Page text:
Do not let me mislead you into thinking that there is some convoluted history of childhood trauma. That would be way beneath July. It is just a case of neglecting and irresponsible parenthood, to such an extent that Melanie quickly senses it and tells Old Dolio plainly that her parents are "monsters" to whom she is "addicted".

"Kajillionaire" is a cinematic journey that makes you feel absurd, hilarious, irritated, despair, ridiculous, heart-broken, warmly touched. It does all that to you. In the end, you leave with a smile on your face, believing that despite all that, there is still hope for humanity.
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7.5 Stars - A film, not a movie - an odd one at that
thejdrage4 February 2022
This is an odd duck of a film - very odd duck. But a good story line, woven in with strong strong character building and reveal.

Interesting cinematography, a part of Los Angeles you don't usually see.

This isn't a pretty or sweet film. It's kind of nitty gritty - rather different. So sit back and just go with the flow of it.

It's a Brad Pitt production too. You have to give him credit for giving the odd ducks a chance.
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"We can only ever be how we are."
classicsoncall16 April 2021
Warning: Spoilers
What a pointless movie. I don't mind quirky, if in fact this is what it was trying to be, but eventually you have to get to some kind of resolution that connects the dots. I get a kick out of the DVD sleeve that calls it 'A giddy surprise' and Wonderfully unpredictable', written presumably by critics who couldn't be honest in describing it. I actually did feel sorry for Old Dolio (Evan Rachel Wood), who was kept sheltered by her parents and raised as a grifter and forced to split anything she scammed three ways with her father (Richard Jenkins) and mother. Couldn't believe the part of the mother Theresa was played by Debra Winger. I didn't recognize her as the same actress who portrayed Sissy in 1980's "Urban Cowboy", but then again, that was forty years ago. The 'adoption' of Melanie (Gina Rodriguez) as part of the wandering family was rather bizarre, with the parents paying more attention to her than their own daughter. That blackout scene when Old Dolio and Melanie got locked in a bathroom was just the strangest thing, with Dolio believing the world was ending. In another picture the parents might have gotten hauled in for child abuse, but at twenty six years old, if Old Dolio hadn't figured out she was part of a dysfunctional family, I don't know when she would have.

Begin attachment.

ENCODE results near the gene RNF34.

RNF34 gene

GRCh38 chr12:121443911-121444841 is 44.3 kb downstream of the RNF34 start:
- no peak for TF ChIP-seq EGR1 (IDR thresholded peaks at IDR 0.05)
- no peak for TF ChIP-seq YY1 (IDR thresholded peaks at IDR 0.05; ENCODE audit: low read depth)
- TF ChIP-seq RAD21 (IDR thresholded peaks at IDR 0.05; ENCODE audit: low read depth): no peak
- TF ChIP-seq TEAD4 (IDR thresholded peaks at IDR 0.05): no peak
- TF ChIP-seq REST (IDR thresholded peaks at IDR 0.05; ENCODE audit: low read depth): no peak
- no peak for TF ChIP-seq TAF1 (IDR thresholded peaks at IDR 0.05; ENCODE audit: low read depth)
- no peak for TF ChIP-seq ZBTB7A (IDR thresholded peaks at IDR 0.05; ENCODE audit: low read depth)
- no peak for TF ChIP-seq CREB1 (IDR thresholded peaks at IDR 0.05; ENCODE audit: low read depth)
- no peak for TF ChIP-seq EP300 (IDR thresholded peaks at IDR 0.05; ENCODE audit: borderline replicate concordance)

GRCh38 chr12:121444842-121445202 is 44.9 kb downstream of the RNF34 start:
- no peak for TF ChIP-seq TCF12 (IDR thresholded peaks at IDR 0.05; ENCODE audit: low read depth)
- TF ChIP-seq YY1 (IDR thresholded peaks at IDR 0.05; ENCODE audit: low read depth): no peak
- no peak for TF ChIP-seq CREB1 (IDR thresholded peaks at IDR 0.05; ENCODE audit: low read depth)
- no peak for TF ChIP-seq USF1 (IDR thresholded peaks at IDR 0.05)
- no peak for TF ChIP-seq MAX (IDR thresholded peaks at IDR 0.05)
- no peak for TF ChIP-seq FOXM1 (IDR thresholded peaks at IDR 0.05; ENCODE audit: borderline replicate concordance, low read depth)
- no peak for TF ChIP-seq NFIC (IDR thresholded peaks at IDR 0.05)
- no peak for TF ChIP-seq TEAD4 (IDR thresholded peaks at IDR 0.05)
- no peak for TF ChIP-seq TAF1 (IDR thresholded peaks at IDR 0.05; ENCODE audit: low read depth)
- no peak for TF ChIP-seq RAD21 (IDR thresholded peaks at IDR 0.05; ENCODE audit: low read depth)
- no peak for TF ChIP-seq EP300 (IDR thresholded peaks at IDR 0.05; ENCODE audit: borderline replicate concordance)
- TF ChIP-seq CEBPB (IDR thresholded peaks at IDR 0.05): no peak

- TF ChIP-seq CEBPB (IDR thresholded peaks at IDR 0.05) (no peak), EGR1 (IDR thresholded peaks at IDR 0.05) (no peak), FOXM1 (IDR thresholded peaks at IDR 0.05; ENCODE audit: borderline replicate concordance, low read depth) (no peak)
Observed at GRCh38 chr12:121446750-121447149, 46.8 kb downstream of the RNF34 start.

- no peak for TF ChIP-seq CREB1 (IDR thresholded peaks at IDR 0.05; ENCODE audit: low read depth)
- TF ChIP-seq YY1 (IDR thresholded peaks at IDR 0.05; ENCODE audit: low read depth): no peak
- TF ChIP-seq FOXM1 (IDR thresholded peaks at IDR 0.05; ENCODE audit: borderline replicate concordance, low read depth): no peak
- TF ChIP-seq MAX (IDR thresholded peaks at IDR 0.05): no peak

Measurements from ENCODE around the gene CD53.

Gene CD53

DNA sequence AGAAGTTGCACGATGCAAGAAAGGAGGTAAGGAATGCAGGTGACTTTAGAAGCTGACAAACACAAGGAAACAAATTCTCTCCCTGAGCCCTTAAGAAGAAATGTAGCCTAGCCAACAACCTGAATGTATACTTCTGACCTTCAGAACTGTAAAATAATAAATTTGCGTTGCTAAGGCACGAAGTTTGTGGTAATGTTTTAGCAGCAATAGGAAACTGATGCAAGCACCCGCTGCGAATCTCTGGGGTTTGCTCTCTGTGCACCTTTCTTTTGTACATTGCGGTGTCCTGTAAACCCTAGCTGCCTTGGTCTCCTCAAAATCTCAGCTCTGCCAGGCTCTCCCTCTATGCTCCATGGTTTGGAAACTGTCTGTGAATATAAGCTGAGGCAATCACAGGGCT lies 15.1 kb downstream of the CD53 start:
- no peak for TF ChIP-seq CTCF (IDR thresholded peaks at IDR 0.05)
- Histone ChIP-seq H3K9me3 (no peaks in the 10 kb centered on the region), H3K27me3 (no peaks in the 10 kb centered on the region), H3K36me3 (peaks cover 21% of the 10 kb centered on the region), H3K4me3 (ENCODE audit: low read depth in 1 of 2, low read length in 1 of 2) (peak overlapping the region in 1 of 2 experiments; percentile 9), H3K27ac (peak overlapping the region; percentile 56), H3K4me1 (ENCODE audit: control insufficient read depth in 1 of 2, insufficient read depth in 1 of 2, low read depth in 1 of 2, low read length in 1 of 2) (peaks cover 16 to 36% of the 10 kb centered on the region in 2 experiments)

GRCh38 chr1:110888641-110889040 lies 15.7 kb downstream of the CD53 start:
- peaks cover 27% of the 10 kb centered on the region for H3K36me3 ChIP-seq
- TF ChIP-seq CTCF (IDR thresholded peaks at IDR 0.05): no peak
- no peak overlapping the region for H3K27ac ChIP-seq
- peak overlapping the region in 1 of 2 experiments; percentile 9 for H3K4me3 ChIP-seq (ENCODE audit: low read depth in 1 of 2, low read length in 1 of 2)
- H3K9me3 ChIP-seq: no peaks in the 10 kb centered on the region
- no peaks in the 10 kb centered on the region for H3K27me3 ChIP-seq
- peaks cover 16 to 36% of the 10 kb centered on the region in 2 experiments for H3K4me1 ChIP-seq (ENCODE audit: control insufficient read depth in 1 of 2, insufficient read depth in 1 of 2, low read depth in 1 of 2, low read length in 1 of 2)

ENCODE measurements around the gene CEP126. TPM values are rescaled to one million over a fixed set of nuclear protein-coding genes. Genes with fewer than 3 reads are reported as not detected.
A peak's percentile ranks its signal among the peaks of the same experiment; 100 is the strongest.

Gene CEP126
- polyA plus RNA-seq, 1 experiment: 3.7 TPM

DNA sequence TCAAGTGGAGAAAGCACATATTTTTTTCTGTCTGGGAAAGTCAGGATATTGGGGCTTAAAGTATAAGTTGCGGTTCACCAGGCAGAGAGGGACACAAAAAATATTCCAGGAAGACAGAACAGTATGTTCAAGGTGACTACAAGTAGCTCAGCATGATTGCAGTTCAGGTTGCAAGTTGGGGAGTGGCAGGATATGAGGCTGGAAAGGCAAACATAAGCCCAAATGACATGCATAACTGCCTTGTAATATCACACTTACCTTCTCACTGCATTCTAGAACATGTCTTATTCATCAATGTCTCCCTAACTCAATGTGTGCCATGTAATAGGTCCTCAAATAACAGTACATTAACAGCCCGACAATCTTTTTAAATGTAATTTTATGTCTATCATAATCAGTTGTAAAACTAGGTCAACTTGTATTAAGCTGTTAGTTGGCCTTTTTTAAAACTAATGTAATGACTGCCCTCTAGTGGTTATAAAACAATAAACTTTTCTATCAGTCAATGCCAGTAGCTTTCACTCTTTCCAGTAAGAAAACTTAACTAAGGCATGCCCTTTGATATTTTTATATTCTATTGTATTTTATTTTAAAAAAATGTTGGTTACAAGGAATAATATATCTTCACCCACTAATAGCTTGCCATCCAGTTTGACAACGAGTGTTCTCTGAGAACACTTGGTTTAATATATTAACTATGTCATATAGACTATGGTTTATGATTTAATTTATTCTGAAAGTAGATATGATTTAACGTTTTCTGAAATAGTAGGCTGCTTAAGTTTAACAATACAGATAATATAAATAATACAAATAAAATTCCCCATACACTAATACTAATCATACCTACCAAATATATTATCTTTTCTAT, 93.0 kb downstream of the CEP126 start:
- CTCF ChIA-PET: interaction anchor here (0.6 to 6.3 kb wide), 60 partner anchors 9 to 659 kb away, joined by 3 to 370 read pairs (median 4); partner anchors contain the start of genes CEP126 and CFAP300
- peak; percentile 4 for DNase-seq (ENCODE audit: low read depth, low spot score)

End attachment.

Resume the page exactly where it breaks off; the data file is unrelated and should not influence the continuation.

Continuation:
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I wanted to like this but.....
traceytak12 June 2021
I couldn't hear half the dialogue, it was mostly mumbling and the film felt as though the director had just sad ad-lib the whole script. Long pauses and timing that felt flat. Some good ideas for scenes but not executed well. The father role was played well but the other roles just seemed extremely boring. The daughter role seemed to entail talking in a low mundane mumbled voice and didn't project as they assumed it would. It could have been good if the acting was more natural but sadly it wasn't.
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Great piece of work from Miranda July.
joshbarton157 October 2020
Everyone at some point in their life feels that they aren't part of a normal family, whether it be as a result of how you were raised or growing apart as life goes on. I doubt anyone out there would be able to claim being part of such an oddball family as in Miranda July's Kajillionaire, a quirky crime comedy that I typically love getting stuck into.

Old Dolio Dyne's (Evan Rachel Wood) life is turned upside down when her parents (Richard Jenkins and Debra Winger) invite outsider, Melanie (Gina Rodriguez), to join them on a major heist they're planning.

Kajillionaire opens in such intriguing fashion and maintains a sense of obscurity throughout that I certainly didn't fully connect with but found myself drawn to the deft character work from Miranda July and the film being rather striking visually. July's writing really does capture the desperation of this family and how the constant hustling and new arrival has driven a wedge right through the unnatural bond these parents share with their daughter, the comedy subtle in its execution and suiting the film to a tee.

The performances in Kajillionaire are brilliantly nuanced and not so in your face with the obscurity to put people off. They are a weird bunch but the performances from Richard Jenkins and Debra Winger as the parents are really good as their grip on the control of their daughter's life slips away. It's Evan Rachel Wood that really stands out here though, the introduction of Melanie into her life throwing her into an existential crisis that Wood throws herself into fabulously, heartbreaking as it is captivating.

Miranda July's Kajillionaire may not make a lot of noise to grab your attention but it's a film that deserves to be sought out, July's filmmaking and the performances leading it to become one of my favourites of the year.
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LA Garbage
myronlearn3 July 2021
Sorry to see excellent actors like Debra Winger and Richard Jenkins associated with this LaLaLand lunacy. What were they thinking? Did they really need the money? As for the movie, it should be entitled 'Two Hours of My Life I'll Never Get Back'. Awful!